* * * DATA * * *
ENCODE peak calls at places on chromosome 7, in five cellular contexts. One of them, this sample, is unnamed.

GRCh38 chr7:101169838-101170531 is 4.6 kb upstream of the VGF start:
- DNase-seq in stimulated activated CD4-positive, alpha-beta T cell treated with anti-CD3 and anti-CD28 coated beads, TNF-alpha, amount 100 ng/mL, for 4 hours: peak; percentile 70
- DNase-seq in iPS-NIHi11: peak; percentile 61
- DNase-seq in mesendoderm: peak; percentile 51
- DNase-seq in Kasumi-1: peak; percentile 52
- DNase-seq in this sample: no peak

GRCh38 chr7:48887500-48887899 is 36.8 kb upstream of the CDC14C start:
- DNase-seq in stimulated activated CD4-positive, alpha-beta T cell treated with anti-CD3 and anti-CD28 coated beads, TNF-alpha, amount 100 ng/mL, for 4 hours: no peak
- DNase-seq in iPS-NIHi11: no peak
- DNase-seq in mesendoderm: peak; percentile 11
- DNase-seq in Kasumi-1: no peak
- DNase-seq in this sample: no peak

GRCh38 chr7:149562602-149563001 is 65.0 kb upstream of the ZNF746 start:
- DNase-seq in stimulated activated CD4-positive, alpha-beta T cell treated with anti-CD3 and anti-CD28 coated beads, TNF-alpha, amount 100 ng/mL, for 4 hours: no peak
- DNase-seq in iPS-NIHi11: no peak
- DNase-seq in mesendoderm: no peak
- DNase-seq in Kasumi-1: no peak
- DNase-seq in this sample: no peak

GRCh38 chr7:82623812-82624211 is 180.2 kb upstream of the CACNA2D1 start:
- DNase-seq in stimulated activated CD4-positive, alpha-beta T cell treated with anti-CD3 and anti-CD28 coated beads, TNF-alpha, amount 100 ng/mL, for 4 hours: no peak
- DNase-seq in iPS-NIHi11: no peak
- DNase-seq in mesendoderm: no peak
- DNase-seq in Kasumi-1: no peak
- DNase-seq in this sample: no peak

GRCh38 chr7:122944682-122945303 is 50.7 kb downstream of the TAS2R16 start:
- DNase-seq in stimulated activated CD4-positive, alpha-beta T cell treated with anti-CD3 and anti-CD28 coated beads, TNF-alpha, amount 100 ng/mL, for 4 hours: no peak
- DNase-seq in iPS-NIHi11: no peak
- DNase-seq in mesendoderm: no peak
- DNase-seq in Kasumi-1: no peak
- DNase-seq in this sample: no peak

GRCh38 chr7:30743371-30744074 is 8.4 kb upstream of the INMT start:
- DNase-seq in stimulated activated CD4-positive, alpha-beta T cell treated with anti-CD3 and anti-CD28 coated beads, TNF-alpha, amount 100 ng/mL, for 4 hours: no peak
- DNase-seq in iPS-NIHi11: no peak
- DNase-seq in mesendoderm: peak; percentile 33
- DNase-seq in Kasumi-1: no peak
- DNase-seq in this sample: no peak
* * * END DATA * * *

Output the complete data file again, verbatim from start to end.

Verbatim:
ENCODE peak calls at places on chromosome 7, in five cellular contexts. One of them, this sample, is unnamed.

GRCh38 chr7:101169838-101170531 is 4.6 kb upstream of the VGF start:
- DNase-seq in stimulated activated CD4-positive, alpha-beta T cell treated with anti-CD3 and anti-CD28 coated beads, TNF-alpha, amount 100 ng/mL, for 4 hours: peak; percentile 70
- DNase-seq in iPS-NIHi11: peak; percentile 61
- DNase-seq in mesendoderm: peak; percentile 51
- DNase-seq in Kasumi-1: peak; percentile 52
- DNase-seq in this sample: no peak

GRCh38 chr7:48887500-48887899 is 36.8 kb upstream of the CDC14C start:
- DNase-seq in stimulated activated CD4-positive, alpha-beta T cell treated with anti-CD3 and anti-CD28 coated beads, TNF-alpha, amount 100 ng/mL, for 4 hours: no peak
- DNase-seq in iPS-NIHi11: no peak
- DNase-seq in mesendoderm: peak; percentile 11
- DNase-seq in Kasumi-1: no peak
- DNase-seq in this sample: no peak

GRCh38 chr7:149562602-149563001 is 65.0 kb upstream of the ZNF746 start:
- DNase-seq in stimulated activated CD4-positive, alpha-beta T cell treated with anti-CD3 and anti-CD28 coated beads, TNF-alpha, amount 100 ng/mL, for 4 hours: no peak
- DNase-seq in iPS-NIHi11: no peak
- DNase-seq in mesendoderm: no peak
- DNase-seq in Kasumi-1: no peak
- DNase-seq in this sample: no peak

GRCh38 chr7:82623812-82624211 is 180.2 kb upstream of the CACNA2D1 start:
- DNase-seq in stimulated activated CD4-positive, alpha-beta T cell treated with anti-CD3 and anti-CD28 coated beads, TNF-alpha, amount 100 ng/mL, for 4 hours: no peak
- DNase-seq in iPS-NIHi11: no peak
- DNase-seq in mesendoderm: no peak
- DNase-seq in Kasumi-1: no peak
- DNase-seq in this sample: no peak

GRCh38 chr7:122944682-122945303 is 50.7 kb downstream of the TAS2R16 start:
- DNase-seq in stimulated activated CD4-positive, alpha-beta T cell treated with anti-CD3 and anti-CD28 coated beads, TNF-alpha, amount 100 ng/mL, for 4 hours: no peak
- DNase-seq in iPS-NIHi11: no peak
- DNase-seq in mesendoderm: no peak
- DNase-seq in Kasumi-1: no peak
- DNase-seq in this sample: no peak

GRCh38 chr7:30743371-30744074 is 8.4 kb upstream of the INMT start:
- DNase-seq in stimulated activated CD4-positive, alpha-beta T cell treated with anti-CD3 and anti-CD28 coated beads, TNF-alpha, amount 100 ng/mL, for 4 hours: no peak
- DNase-seq in iPS-NIHi11: no peak
- DNase-seq in mesendoderm: peak; percentile 33
- DNase-seq in Kasumi-1: no peak
- DNase-seq in this sample: no peak